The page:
byDavid Chartier||November 28th 2006 at 2:00pmNovember 28th 2006 2:00 pm
Safe Sleep is basically a 'deeper sleep' feature that debuted on the 15-inch and 17-inch PowerBooks last year, and as far as I know, it's included (and enabled by default) on all of Apple's MacBook/Pro portables (and yes, I hear it's basically like the Windows 'Hibernate' state). This deep sleep differs from the typical Sleep state that most of us are used to: it writes everything currently in memory (your open apps, the files you're working on, etc.) to the hard drive, and actually powers down the machine, saving the battery power that slowly siphons during the normal Sleep mode. Waking from this mode naturally takes a little longer, and a progress bar unique to this feature is displayed while the machine is waking from Safe Sleep. If you want to see it in action, Rob Griffiths (of Macworld and Mac OS X Hints fame) posted a good video demonstration of Safe Sleep on his black MacBook (so jealous!) to YouTube.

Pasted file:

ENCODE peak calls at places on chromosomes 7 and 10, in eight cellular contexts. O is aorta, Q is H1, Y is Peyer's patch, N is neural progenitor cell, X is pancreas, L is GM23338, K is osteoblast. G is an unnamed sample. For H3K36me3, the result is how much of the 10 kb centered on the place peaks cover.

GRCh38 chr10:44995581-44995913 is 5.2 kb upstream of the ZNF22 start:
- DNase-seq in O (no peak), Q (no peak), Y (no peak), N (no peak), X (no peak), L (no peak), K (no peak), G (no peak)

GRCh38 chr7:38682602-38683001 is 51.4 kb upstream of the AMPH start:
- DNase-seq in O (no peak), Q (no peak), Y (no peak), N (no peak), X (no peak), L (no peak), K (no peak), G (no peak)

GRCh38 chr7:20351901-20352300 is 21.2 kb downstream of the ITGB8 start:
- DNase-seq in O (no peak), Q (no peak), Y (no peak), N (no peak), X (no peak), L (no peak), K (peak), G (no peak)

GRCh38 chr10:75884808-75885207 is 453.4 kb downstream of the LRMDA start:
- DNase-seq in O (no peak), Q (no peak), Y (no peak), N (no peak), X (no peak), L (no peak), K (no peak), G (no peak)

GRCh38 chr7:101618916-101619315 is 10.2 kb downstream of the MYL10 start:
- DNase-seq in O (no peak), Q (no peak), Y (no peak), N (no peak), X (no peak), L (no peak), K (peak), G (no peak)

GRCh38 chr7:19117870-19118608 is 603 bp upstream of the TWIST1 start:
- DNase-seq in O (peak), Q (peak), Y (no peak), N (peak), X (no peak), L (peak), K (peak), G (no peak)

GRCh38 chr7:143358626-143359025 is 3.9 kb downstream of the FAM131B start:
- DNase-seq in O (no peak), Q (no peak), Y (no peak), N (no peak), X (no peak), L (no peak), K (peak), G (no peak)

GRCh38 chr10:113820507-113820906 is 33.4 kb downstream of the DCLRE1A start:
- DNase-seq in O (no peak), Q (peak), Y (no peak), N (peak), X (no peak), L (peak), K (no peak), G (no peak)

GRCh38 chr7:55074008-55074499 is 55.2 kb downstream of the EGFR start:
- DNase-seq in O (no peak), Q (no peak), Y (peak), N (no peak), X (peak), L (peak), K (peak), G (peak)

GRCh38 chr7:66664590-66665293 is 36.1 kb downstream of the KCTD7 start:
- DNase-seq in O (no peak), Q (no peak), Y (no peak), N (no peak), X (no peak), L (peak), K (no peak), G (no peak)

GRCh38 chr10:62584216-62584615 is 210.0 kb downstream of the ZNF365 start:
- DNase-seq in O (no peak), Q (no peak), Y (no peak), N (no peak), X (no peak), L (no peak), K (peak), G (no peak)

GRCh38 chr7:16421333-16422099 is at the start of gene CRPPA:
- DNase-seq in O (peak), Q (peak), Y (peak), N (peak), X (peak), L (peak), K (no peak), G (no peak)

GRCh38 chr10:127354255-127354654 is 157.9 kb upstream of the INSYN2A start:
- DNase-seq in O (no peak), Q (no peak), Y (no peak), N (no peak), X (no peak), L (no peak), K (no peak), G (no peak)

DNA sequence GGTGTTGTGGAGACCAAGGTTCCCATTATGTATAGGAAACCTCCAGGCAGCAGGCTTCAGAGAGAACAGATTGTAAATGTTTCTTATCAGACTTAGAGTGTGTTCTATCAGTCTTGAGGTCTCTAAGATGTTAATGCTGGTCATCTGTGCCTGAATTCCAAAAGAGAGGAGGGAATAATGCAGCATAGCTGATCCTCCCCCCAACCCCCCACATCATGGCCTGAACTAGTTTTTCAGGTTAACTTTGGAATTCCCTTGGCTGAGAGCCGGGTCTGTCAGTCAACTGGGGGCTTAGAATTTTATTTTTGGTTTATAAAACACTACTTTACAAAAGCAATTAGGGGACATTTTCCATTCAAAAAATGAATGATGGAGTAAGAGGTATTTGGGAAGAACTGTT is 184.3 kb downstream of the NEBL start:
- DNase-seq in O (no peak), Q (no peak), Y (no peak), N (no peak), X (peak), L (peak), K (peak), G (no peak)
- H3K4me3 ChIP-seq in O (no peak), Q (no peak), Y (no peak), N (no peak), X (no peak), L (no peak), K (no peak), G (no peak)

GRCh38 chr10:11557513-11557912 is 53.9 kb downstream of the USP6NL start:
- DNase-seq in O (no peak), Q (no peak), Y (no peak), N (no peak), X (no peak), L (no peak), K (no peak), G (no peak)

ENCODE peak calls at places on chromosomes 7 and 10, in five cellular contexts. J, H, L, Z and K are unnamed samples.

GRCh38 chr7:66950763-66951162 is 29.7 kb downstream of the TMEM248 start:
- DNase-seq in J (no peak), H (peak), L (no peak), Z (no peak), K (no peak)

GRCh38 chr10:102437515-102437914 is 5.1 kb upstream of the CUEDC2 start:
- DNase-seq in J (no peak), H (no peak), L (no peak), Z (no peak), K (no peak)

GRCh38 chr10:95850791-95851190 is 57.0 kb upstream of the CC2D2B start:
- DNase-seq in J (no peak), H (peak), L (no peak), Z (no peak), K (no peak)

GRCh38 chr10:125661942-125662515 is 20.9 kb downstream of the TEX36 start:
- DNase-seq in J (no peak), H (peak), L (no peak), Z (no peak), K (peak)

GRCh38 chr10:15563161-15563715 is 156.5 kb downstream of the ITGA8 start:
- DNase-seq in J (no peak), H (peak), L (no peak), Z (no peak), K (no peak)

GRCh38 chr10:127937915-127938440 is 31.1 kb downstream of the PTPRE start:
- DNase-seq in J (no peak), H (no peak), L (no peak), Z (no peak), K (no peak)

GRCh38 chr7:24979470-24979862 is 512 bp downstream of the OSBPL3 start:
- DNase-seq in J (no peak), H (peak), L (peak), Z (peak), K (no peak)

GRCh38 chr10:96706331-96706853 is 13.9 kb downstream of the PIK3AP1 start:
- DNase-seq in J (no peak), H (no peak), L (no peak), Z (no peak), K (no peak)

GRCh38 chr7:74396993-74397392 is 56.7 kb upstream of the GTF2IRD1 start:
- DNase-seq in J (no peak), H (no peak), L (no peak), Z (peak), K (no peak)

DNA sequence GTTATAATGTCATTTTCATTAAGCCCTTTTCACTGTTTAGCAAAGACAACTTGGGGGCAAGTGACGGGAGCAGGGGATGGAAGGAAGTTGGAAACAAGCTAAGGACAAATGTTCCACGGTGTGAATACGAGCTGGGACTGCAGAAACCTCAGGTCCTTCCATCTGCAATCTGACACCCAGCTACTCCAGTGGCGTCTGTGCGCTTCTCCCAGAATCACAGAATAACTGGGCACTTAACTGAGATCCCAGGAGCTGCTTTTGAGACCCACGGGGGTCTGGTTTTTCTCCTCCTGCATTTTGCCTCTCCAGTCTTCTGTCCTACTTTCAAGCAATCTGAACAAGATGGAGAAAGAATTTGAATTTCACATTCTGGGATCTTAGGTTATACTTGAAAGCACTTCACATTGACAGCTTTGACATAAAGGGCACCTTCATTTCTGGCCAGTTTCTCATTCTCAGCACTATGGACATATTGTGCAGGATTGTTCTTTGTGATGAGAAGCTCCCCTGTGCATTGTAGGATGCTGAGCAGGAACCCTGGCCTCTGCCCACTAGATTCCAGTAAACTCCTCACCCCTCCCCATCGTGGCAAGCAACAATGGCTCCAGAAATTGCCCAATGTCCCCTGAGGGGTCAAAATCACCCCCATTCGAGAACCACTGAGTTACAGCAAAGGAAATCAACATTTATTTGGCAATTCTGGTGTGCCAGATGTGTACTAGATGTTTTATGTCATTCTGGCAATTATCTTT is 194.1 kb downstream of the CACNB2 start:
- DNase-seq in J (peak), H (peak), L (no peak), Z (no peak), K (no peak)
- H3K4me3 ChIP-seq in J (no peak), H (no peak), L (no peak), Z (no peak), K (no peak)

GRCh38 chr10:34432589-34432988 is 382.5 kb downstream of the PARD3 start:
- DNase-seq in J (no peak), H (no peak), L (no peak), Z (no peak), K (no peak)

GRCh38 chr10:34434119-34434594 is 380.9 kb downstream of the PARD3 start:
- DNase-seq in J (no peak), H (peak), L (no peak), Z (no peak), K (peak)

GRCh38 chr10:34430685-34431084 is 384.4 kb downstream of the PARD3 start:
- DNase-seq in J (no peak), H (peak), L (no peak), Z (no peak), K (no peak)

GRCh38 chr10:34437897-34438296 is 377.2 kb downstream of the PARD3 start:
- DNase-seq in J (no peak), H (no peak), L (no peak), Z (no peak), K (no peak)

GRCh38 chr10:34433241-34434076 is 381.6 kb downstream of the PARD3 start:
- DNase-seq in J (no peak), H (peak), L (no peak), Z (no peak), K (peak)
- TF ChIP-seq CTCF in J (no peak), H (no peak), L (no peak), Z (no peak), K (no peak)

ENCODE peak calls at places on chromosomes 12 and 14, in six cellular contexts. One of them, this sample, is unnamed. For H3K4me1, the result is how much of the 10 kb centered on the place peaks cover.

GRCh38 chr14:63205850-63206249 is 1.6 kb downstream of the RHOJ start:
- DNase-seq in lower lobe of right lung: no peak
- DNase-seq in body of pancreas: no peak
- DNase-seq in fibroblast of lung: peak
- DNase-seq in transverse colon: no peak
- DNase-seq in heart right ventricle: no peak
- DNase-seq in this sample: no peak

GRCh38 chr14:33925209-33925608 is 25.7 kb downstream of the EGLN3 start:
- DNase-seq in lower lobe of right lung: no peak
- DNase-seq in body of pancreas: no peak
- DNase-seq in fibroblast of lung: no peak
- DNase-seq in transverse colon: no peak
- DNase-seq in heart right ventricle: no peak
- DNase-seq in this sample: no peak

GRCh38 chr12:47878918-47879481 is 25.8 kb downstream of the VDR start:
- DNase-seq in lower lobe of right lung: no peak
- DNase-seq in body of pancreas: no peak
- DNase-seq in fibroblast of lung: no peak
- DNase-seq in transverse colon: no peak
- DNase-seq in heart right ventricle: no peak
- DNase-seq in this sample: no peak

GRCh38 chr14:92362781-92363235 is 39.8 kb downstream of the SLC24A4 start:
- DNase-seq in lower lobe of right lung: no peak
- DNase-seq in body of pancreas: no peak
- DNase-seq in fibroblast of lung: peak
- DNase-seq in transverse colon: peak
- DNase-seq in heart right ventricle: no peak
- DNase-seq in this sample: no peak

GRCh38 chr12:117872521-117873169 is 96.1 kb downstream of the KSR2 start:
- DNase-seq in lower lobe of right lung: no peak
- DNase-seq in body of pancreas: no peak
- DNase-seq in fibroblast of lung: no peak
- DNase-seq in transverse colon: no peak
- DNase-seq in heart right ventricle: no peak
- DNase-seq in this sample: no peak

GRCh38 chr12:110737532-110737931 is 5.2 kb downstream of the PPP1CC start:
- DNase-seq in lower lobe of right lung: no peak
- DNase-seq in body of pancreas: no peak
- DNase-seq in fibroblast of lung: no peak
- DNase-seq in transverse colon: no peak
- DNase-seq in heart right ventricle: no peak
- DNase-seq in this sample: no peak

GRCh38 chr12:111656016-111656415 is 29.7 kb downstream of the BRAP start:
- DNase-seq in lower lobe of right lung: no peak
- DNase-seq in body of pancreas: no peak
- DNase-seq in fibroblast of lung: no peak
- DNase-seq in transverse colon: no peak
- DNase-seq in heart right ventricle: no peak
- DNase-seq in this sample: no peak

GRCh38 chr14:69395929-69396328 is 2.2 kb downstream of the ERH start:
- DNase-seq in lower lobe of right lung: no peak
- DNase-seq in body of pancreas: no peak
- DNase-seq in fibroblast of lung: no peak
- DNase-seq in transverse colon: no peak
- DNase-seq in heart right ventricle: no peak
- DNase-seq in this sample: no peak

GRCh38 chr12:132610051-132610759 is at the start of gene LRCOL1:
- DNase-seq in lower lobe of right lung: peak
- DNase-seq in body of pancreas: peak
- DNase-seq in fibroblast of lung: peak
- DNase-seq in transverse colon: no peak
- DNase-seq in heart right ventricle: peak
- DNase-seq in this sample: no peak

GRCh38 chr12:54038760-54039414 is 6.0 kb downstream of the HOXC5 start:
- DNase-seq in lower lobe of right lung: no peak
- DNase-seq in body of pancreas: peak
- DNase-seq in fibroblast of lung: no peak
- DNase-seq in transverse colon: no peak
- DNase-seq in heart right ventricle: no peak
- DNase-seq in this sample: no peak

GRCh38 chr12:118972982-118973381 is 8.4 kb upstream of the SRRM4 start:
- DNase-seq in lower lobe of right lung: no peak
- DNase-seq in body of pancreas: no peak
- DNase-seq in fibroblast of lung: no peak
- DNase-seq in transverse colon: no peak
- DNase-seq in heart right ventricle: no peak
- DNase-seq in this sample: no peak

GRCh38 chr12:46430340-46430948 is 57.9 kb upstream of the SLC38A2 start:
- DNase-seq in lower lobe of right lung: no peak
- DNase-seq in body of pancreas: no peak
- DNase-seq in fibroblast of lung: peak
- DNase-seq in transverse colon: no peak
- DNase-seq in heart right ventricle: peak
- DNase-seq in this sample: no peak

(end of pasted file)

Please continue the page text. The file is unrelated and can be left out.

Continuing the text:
By default, the new MacBook/Pro behavior is to use a little of both worlds: they write everything to the drive while they're going to sleep, but still use 'regular Sleep' unless power is lost from both AC and the battery. If power is lost, the machine switches over to Safe Sleep automatically - yet another reason to send those Apple engineers a batch of cookies. But what if you want to bypass the regular Sleep status and use Safe Sleep by default all the time?
Enter the Deep Sleep Dashboard widget - one-click access to putting your Mac down for an extended nap. Documentation is included with the widget explaining what's going on, and it also has a list of the machines known to support this feature. To top things off, if you just aren't a fan of widgets, the author also packaged Deep Sleep as a simple command line utility, linked in small print at the bottom of Deep Sleep's page.